No matter where you live – urban or rural - there is a 50 percent chance that your air is not safe to breathe. Soot and smog created by air pollution irritates our lungs, increases emergency room visits and can lead to irreversible lung damage.

No matter where you raise your children—north, south, east or west—one in 10 will be asthmatic. Asthma is the number one cause of missed school days nationwide, compromising the education of many. Children are most susceptible to air pollution due to still-developing lungs and an active lifestyle.

The impact these newly announced rules will have on rural development and our burgeoning clean energy economy is important both here and elsewhere. Combined, the rules could do away with more than 8 percent of the coal-fired generation nationwide. This will open the door to new efficiency programs, new wind developments and a new generation of needed transmission infrastructure. By forcing utilities to install modern pollution controls, more than 32 coal-fired power plants will be forced to shut down.

We Can Do Better

The Nebraska Public Power District faces a difficult decision. Investing in yet another retrofit to our aging coal fleet will set our state back and commit our state to a coal-based energy portfolio for decades to come. This is against the better interests of all Nebraskans—those who will miss out on new employment opportunities, those who will suffer unnecessary health risks and those ratepayers who have unwittingly entered into a long-term contract with the coal industry. Nebraskans deserve better.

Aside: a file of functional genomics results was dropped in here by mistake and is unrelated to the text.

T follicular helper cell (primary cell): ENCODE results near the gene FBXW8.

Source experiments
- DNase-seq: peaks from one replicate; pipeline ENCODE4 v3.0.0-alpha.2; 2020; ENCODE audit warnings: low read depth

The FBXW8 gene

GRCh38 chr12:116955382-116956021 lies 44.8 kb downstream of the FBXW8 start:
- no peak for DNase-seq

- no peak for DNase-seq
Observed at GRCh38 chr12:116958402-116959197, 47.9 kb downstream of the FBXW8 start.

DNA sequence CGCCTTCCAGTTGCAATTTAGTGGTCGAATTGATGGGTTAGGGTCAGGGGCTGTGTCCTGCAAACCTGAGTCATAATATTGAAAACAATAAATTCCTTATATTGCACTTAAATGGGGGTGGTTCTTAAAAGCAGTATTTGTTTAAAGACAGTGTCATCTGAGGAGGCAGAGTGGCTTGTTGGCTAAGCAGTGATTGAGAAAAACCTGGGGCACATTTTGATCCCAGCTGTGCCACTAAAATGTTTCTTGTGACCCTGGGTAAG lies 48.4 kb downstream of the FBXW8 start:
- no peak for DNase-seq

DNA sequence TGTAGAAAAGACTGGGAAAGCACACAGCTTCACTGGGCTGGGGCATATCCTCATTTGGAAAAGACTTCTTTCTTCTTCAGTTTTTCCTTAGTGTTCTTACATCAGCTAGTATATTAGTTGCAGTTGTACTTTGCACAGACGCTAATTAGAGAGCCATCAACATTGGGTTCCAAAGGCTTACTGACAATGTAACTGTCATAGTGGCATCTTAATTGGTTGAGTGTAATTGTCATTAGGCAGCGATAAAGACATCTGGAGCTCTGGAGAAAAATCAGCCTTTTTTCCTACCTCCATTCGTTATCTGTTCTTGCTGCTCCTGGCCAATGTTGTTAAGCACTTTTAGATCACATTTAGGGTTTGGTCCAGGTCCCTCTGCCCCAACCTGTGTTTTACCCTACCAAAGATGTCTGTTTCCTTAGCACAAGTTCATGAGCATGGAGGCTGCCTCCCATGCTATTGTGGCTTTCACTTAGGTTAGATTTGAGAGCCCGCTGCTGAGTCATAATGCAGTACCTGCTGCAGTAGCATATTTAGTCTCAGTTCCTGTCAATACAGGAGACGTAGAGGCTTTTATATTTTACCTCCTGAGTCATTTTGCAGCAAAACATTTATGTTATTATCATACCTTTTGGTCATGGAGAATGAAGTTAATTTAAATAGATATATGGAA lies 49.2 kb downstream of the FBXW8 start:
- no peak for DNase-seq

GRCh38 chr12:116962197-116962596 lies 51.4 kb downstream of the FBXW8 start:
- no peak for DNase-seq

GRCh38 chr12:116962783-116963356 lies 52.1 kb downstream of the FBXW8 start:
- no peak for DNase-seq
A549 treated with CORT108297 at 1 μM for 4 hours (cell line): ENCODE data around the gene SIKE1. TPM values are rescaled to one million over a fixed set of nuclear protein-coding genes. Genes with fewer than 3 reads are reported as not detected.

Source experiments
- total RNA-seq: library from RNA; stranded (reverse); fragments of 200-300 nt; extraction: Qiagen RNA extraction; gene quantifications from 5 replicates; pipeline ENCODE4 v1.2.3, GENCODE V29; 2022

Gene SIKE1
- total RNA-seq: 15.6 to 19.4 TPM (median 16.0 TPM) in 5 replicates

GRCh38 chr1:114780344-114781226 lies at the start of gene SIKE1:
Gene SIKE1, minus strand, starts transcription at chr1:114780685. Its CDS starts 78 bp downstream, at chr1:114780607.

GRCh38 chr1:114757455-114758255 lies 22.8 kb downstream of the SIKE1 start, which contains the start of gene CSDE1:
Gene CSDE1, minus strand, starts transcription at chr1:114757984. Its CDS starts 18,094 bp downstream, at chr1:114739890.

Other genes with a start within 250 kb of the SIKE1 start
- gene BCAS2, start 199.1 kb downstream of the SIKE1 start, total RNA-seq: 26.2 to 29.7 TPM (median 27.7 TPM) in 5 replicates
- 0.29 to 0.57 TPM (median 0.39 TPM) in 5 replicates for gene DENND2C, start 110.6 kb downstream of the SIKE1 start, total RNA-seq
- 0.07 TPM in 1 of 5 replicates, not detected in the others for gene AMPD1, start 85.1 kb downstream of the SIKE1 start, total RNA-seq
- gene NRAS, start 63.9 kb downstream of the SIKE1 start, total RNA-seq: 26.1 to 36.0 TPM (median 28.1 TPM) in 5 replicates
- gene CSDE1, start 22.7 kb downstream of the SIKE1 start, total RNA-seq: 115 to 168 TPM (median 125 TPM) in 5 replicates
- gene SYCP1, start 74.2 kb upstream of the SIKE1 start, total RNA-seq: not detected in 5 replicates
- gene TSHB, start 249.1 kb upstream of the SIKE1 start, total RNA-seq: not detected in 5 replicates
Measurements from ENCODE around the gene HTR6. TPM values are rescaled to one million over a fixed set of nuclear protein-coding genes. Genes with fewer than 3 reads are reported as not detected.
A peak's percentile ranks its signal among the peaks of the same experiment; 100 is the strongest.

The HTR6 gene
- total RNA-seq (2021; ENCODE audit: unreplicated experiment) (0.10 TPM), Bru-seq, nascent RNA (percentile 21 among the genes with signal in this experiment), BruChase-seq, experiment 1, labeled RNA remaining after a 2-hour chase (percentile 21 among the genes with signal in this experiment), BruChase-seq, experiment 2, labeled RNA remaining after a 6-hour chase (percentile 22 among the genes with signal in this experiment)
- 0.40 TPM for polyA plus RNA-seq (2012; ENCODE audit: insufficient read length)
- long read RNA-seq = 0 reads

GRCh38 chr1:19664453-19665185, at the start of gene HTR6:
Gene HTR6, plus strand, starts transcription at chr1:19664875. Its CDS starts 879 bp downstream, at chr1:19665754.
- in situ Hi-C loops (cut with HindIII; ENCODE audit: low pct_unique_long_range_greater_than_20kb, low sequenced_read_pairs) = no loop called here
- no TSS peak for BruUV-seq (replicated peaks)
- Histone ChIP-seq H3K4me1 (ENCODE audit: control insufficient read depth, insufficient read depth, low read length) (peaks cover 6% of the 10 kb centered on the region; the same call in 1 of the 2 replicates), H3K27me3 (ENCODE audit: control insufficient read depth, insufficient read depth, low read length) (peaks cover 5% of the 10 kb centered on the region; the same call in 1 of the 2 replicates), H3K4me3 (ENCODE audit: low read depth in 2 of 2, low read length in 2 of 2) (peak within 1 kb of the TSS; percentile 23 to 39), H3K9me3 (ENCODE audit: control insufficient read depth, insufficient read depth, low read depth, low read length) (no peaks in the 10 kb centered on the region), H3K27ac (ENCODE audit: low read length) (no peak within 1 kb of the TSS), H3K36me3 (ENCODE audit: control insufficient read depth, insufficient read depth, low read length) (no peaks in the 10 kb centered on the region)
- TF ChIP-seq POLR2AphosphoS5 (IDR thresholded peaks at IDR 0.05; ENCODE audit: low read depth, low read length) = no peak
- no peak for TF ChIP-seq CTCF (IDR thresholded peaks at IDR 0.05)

We are fortunate to live in a state where we are able to hold our utilities accountable for the decisions they make. It’s time to do just that.

It’s time to let your local utilities know that further investment in coal power is not the best decision for Nebraska and will tie ratepayers to decades of costly imports, costly upgrades and the cost of missed opportunity.

It is time to urge them to recognize the rural development potential of the domestic, renewable energy available in our own back yards.

It’s time to get it right. It’s time to make your voice heard. It’s time for Nebraska to move beyond coal.

 

Comments

Submitted by Tom D (not verified) on

would like to see the math to support the statement that "Up to 1,000 megawatts of wind power capacity can offset more than half the emissions of the typical coal plant."

Also, what does a utiltiy do when the wind doesn't blow?